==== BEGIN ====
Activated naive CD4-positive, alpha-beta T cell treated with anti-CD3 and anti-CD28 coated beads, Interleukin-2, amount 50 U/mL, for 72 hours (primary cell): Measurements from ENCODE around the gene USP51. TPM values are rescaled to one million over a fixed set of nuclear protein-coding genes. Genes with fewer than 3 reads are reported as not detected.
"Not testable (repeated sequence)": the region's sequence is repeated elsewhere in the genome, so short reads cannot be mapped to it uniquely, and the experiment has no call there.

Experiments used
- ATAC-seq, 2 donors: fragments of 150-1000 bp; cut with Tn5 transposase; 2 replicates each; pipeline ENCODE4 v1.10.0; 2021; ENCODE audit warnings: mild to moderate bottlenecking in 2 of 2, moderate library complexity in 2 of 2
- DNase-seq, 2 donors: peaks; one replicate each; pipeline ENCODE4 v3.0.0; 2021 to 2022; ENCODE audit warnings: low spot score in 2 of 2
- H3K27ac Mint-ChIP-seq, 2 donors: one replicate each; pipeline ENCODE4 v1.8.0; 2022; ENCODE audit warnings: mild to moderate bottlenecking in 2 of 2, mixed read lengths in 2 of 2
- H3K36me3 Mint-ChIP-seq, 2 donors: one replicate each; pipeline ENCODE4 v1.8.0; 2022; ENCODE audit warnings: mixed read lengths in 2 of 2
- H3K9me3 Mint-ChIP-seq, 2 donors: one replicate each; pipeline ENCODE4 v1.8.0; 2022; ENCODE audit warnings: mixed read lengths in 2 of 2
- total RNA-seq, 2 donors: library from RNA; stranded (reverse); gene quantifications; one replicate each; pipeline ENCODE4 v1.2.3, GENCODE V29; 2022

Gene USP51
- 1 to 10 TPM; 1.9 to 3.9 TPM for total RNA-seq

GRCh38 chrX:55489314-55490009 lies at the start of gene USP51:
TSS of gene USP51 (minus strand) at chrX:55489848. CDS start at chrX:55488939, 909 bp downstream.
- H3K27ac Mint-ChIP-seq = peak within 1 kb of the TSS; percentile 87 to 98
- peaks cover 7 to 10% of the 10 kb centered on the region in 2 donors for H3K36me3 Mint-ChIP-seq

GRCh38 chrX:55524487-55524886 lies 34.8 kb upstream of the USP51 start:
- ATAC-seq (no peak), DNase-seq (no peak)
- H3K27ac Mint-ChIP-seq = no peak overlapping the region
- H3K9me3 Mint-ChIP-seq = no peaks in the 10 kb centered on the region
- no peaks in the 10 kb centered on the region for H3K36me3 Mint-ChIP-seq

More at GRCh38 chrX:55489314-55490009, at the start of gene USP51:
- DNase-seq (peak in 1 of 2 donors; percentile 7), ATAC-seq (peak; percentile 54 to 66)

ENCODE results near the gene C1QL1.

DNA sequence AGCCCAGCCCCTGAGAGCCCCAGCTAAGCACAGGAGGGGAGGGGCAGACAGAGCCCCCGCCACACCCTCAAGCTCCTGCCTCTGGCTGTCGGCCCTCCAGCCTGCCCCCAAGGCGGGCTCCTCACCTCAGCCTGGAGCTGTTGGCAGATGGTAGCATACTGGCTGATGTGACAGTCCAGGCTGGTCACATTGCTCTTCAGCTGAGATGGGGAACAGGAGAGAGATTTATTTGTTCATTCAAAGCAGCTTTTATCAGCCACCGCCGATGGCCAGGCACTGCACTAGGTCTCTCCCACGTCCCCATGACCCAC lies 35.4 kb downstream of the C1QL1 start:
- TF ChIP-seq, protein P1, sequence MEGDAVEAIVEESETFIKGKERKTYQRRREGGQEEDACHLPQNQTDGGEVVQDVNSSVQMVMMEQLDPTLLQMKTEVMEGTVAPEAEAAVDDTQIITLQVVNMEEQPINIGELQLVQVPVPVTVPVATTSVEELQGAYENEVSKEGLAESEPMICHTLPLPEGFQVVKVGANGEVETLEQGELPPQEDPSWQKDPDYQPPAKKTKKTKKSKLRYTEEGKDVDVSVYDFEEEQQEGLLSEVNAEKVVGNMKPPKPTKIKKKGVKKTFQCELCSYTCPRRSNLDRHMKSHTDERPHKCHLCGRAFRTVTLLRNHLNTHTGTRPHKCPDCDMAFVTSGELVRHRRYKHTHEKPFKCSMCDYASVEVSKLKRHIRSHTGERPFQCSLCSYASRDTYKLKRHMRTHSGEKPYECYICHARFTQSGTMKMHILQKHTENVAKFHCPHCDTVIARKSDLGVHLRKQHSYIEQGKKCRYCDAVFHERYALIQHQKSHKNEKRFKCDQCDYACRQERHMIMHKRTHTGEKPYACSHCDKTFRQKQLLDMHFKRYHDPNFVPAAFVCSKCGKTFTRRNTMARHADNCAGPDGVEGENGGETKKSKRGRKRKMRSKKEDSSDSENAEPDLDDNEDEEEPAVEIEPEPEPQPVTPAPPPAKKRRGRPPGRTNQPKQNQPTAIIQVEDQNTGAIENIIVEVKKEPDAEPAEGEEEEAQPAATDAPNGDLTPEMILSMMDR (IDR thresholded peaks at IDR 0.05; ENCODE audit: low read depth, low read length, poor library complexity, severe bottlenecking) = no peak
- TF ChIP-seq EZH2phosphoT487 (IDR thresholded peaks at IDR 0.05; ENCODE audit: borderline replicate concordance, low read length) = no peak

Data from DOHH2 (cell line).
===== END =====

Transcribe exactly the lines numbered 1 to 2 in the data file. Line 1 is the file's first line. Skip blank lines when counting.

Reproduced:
Activated naive CD4-positive, alpha-beta T cell treated with anti-CD3 and anti-CD28 coated beads, Interleukin-2, amount 50 U/mL, for 72 hours (primary cell): Measurements from ENCODE around the gene USP51. TPM values are rescaled to one million over a fixed set of nuclear protein-coding genes. Genes with fewer than 3 reads are reported as not detected.
"Not testable (repeated sequence)": the region's sequence is repeated elsewhere in the genome, so short reads cannot be mapped to it uniquely, and the experiment has no call there.